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This Norman Castle (or Palazzo Reale) is located on Piazza del Parlamento, the highest part of the old city. The first structure was built by the Saracens during the 9th century. Later, when Palermo fell under Norman rule, it was considerably enlarged. During the 17th century the Spaniards added the long principle facade. Since 1947 it has been the seat of the Sicilian Regional Government.
The Sala Ruggero is the oldest part of the palace covered with 12th centrury mosaics of hunting scenes. The Capella Palatino, the private royal chapel built by Roger II between 1132-1143, is the undisputed gem of central Palermo. The breathtaking interior is covered by Byzantine mozaics illustrating the story of Adam and Eve and The Fall and other old testament scenes. Also worth a visit are the Royal Apartments and the Torre Juaria, a series of linked rooms where government duties are carried out. These rooms are closed, however, when they are being used for government business.
The entrance ticket includes a guided tour of all the restricted areas when they are open. The Palace is open Monday through Saturday, 8:30 am to noon and 2 pm to 5 pm. Admission costs 10 euros.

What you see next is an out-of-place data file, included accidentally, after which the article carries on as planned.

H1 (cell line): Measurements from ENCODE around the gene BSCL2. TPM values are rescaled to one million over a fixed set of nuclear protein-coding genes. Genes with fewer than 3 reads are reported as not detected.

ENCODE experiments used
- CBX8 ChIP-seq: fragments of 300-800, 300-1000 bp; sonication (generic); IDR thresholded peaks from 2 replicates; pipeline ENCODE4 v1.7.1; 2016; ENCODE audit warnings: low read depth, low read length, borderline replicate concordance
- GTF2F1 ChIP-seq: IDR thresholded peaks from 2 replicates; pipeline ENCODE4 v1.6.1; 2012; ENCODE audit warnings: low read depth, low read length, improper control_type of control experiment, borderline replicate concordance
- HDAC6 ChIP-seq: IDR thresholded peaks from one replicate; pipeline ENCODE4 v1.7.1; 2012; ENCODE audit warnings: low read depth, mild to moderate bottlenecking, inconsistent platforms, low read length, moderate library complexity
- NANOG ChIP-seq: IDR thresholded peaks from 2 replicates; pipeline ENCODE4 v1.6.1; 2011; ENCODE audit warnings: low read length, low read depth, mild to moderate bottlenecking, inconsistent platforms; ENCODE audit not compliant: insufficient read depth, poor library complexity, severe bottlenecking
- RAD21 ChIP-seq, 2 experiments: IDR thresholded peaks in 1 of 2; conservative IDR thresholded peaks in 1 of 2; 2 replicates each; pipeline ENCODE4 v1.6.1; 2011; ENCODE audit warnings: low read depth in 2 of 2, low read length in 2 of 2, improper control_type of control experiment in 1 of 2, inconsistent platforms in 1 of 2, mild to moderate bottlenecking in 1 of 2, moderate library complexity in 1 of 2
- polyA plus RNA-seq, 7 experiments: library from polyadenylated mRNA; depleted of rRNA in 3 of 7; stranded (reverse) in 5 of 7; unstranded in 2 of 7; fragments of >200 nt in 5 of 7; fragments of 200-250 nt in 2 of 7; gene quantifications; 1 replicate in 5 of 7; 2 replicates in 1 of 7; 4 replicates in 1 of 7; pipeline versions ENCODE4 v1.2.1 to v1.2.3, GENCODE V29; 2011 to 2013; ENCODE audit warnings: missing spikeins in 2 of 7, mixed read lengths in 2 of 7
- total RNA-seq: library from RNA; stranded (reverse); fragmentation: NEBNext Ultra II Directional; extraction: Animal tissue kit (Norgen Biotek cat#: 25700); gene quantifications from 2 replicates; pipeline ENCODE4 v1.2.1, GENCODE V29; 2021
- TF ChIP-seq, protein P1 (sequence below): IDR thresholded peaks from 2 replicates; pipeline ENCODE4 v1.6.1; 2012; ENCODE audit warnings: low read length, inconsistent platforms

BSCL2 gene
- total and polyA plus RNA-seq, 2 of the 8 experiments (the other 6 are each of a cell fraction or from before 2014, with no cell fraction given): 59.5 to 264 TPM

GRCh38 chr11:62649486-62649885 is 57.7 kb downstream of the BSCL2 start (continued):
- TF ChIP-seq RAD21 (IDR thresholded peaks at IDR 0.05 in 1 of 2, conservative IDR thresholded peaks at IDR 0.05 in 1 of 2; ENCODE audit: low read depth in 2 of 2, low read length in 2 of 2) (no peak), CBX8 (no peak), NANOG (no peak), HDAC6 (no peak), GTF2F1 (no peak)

Visit, if you dare, this web of spooky subterranean passages where 8,000 of Palermo's mummified dead will greet you; some dating back over 500 years and still dressed in their absolute best. The Catacombs are located at the Piazza Cappuccini, and are open from 9 am to noon, and from 3 pm to 5 pm (7 pm in the summer). Admission is €1.50, and the Catacombs are closed on public holidays.
The Botanical Gardens are part of the University of Palermo. They constitutes the most significant scientific and educational facility housed within the Department of Botanical Sciences at the University.
The origin of the gardens dates back to 1779, when the Accademia dei Regi Studi was created. The new Academy was established in the old bastion of the Porta Carini with a small plot of land around to accommodate a small botanical garden to be used for the cultivation of "simple" medicinal plants useful to teaching.
this first Garden proved inadequate to the needs of the time and in 1786 it was decided to place it in a more appropriate location in
Vigna del Gallo, in the plane of S. Erasmus. Then
the new Garden was born to help with the development of botanical science in the
interests of Medicine and Agriculture and with the intention
of providing further decoration to the City.
The construction of the main buildings of the Garden, in neoclassical style, was begun in 1789 and completed in 1795. It consists of a central building, the Gymnasium, and two lateral bodies, and the Tepidarium Calidarium, designed by French architect Leon Dufourny and implemented with the collaboration of talented local architects like Peter Trombetta, Domenico Marabitti and Venanzio Marvuglia.
The decorative elements are due to several artists. The current extension of the Garden, about 10 hectares, was reached in 1892 after two successive enlargements.